Melanoma is the most aggressive type of skin cancer. About 76,690 people will be diagnosed with melanoma skin cancer in the U.S. in 2013, and roughly 9,480 will die from it. While melanoma accounts for less than 5% of all skin cancers, it is responsible for a large majority of skin cancer deaths. Melanoma is one of the more common cancers in young adults — particularly young women — and is not uncommon in those under 30. Melanoma rates have been increasing for the last 30 years, and are highest among people in their 80s.
What is Melanoma?
Different skin cancers start in different layers or cells of the skin. Cells located in the basal layer of the epidermis, called melanocytes, produce a brown-black skin pigment (melanin) that determines skin and hair color. Melanin also helps protect the skin against the damaging rays of the sun.
As a person ages, melanocytes often increase in number, forming concentrated clusters that appear on the surface as small, dark, flat, or dome-shaped spots. When this cell proliferation occurs in a controlled manner, the resulting lesion is benign (non-cancerous) and is commonly referred to as a mole or nevus. Sometimes, however, pigment cells grow out of control and become a cancerous and life-threatening melanoma.
At first, melanoma cells are found in the epidermis and top layers of the dermis. However, once they grow downward into the dermis, the cancer can come into contact with lymph and blood vessels. The thicker the melanoma, the greater the likelihood that it could spread to distant sites. Removal of the lesion before it reaches the deeper layers of the skin is important for achieving a cure.
Types of Melanoma
Superficial Spreading Melanoma. Superficial spreading melanoma is the most common melanoma skin cancer — and the most curable. It is flat, asymmetrical, unevenly colored, and usually grows outward across the surface of the skin.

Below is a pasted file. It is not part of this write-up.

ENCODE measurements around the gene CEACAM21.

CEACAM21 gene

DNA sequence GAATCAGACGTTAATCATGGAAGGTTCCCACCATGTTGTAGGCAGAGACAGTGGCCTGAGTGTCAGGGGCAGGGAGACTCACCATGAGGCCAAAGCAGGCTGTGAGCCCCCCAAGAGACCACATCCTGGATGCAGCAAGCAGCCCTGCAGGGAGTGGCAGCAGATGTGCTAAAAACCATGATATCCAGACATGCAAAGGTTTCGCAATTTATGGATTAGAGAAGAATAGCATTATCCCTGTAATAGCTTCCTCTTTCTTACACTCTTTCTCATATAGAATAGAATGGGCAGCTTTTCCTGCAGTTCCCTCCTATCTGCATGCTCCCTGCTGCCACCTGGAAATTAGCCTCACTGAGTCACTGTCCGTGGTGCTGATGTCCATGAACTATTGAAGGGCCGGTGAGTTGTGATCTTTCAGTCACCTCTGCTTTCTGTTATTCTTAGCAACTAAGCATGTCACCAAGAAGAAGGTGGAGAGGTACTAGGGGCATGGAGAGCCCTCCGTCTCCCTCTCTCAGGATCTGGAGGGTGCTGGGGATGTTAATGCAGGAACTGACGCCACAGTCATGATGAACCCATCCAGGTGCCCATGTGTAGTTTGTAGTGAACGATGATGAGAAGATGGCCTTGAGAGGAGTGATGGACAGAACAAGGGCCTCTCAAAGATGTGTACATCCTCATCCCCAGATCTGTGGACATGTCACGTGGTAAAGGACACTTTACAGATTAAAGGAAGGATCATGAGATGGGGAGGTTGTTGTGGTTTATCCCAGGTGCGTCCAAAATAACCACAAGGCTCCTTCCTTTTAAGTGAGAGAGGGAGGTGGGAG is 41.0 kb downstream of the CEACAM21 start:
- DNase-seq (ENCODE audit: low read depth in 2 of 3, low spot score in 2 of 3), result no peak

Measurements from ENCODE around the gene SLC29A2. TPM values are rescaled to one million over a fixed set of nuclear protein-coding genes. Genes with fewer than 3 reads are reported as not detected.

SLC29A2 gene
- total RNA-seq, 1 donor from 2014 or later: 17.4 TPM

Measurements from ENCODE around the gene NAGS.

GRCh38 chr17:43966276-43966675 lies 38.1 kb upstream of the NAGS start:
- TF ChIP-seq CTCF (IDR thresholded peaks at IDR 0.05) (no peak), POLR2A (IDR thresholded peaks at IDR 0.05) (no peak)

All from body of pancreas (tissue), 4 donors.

Nodular Melanoma. Nodular melanoma skin cancer appears as a fast-growing brown or black lump, and its characteristics do not always fit the definitions described above.
Lentigo Maligna. Lentigo maligna (sometimes called Hutchinson's freckle) usually occurs in elderly people and is marked by flat, mottled, tan-to-brown freckle-like spots with irregular borders. These lesions often appear on the face or other sun-exposed areas and can take 5-15 years before they become invasive, after which the condition is called "lentigo maligna melanoma."
Acral Lentiginous Melanoma. Although rare, acral lentiginous melanoma skin cancer is the most common melanoma among African and Asian populations. It commonly appears as a dark patch on the palms, soles, fingers, toes, under fingernails or toenails, or in mucous membranes.
Amelanotic Melanoma. A rare melanoma that can be very hard to diagnose because it is pink or flesh-colored. It also breaks the general "ABCDE" rule for recognizing most melanomas.
If untreated, melanoma cells usually spread first through the lymph vessels or glands. Melanoma cells can also spread by way of blood vessels to various organs, spreading cancer to the liver, lungs, brain, or other sites.
Melanoma skin cancer tends to grow in stages. At first, most melanomas tend to be flat initially and spread laterally across the skin surface as they grow. At this early stage, which can last 1 to 5 years or longer, removal of the growth has an excellent chance of curing the melanoma. Still, there is a chance that some of these melanomas are invasive, and they should be treated aggressively. Lesions that become raised or dome-shaped over at least part of their surface indicate that downward growth has occurred. In some cases, this growth is rapid, occurring over a period of weeks to months. Later-stage melanoma is difficult to treat, especially when it has metastasized to distant organs or lymph nodes.
Any suspicious lesion should be checked immediately (this photo gallery shows what they look like), particularly if it has grown quickly or is partially flat and partially raised.
Common sites of melanoma skin cancer in men include the head, middle of the body (trunk), and neck. In women, common sites are the arms and legs. However, any area of the skin may be affected. You may not notice melanomas if they appear on areas that are difficult to examine, such as the scalp or the back. Less common sites for melanoma include:
- Soles of the feet
- Under the fingernails or toenails
The presence of a dark lesion under the nail that runs into the adjoining skin and doesn't heal may signal melanoma. Rarely, melanomas appear in the mouth, in the iris of the eye, or in the retina at the back of the eye, where they may be detected during dental or eye examinations.
More Melanoma Information
- Melanoma skin cancer pictures pictures
- The stages of melanoma
- Treatment of early-stage melanoma
- Treatment of advanced melanoma
- Reduce your risk of melanoma by avoiding tanning salons
"What Are the Key Statistics About Melanoma?" American Cancer Society. May 2013. 30 May 2013.